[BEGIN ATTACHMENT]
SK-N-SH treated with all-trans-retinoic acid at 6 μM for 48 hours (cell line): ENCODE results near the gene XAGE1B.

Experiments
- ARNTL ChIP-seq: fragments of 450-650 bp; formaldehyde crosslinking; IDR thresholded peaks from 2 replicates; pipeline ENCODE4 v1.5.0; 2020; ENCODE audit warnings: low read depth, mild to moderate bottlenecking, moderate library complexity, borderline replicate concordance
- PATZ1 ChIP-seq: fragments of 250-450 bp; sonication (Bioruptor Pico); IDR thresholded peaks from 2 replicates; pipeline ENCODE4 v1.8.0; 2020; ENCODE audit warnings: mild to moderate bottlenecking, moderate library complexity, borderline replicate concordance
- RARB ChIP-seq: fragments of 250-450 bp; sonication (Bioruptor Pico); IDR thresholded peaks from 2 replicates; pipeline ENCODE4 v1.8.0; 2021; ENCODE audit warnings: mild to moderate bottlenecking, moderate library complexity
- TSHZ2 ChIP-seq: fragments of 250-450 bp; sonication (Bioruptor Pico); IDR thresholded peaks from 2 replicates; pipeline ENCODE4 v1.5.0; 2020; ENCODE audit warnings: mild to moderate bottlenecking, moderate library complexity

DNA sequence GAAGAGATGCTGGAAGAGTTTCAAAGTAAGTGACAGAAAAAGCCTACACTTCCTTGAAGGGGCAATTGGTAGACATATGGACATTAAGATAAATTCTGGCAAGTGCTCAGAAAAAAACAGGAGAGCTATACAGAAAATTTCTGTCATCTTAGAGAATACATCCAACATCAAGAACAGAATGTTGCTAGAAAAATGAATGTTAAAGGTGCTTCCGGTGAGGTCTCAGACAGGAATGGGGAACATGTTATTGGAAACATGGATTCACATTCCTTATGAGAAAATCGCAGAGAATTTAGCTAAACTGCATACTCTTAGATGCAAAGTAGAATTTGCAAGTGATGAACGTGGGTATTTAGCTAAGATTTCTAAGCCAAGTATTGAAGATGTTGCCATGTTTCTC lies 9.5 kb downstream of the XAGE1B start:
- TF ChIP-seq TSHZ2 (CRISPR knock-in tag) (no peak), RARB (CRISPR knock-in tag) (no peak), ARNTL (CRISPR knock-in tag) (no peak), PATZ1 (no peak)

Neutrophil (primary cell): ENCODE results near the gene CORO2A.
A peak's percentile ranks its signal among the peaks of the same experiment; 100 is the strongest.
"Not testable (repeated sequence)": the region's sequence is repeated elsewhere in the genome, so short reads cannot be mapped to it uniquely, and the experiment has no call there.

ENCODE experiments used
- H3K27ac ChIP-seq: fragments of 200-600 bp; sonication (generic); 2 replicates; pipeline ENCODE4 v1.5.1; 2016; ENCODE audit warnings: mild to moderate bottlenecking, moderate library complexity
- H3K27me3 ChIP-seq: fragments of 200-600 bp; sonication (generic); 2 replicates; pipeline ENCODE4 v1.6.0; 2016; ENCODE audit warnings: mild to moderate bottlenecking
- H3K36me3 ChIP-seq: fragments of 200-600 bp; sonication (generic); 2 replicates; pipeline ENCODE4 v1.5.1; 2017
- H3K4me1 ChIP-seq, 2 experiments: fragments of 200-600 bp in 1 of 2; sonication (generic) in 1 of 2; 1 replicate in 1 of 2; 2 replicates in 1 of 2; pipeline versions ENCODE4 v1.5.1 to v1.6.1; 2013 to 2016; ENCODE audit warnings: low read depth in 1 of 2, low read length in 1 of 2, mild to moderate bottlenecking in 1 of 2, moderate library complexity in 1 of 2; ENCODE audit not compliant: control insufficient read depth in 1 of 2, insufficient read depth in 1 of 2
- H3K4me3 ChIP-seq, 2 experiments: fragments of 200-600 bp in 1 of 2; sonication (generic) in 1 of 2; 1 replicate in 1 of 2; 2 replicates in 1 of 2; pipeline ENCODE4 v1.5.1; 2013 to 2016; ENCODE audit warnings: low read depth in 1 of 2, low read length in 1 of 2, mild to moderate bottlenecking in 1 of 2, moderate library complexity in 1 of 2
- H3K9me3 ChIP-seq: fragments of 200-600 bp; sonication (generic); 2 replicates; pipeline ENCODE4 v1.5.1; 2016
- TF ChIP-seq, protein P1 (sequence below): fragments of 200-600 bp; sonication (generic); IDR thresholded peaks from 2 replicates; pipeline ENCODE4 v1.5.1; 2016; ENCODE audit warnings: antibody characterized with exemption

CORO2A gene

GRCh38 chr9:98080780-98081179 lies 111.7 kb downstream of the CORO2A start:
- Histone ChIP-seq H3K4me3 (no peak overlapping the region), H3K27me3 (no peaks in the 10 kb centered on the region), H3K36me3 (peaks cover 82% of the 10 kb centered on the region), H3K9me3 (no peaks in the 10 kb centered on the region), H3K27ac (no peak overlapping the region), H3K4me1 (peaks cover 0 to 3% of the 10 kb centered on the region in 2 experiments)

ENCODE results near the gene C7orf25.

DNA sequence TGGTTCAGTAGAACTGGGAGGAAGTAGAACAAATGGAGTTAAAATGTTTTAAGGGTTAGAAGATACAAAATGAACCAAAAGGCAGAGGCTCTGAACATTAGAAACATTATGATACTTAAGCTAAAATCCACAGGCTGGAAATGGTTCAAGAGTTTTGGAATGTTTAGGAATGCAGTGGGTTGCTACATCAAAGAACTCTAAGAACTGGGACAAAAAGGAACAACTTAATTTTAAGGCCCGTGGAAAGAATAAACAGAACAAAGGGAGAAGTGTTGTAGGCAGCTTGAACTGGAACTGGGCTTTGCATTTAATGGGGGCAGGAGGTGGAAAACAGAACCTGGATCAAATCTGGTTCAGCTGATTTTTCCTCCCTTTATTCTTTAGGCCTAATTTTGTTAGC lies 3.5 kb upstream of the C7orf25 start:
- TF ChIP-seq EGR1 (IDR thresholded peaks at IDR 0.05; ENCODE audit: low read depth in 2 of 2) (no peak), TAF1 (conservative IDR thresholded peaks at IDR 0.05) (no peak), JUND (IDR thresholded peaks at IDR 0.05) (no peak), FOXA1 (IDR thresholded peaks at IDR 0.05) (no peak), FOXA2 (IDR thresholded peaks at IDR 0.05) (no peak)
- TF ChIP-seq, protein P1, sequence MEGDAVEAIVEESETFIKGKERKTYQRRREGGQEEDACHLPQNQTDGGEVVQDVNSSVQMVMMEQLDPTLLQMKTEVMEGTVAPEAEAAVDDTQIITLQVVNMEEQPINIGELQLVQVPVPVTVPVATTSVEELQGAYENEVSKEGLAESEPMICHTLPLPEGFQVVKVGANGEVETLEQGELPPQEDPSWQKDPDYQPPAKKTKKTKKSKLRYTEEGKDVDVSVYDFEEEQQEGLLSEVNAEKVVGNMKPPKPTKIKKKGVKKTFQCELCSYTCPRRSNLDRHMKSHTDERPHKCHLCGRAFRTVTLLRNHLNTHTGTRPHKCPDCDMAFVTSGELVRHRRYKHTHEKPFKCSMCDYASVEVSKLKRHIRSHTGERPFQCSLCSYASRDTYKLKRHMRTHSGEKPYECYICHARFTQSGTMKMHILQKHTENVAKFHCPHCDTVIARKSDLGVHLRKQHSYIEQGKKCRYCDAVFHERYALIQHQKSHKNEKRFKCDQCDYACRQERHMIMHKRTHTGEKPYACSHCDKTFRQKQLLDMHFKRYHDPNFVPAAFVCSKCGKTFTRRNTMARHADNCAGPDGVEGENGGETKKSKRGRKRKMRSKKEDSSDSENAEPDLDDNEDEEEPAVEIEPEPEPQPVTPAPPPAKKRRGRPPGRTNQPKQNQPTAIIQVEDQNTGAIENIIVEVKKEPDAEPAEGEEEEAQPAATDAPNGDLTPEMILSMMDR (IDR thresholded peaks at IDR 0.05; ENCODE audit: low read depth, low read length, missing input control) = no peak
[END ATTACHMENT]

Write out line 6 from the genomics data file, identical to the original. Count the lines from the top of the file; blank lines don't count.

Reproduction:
- TSHZ2 ChIP-seq: fragments of 250-450 bp; sonication (Bioruptor Pico); IDR thresholded peaks from 2 replicates; pipeline ENCODE4 v1.5.0; 2020; ENCODE audit warnings: mild to moderate bottlenecking, moderate library complexity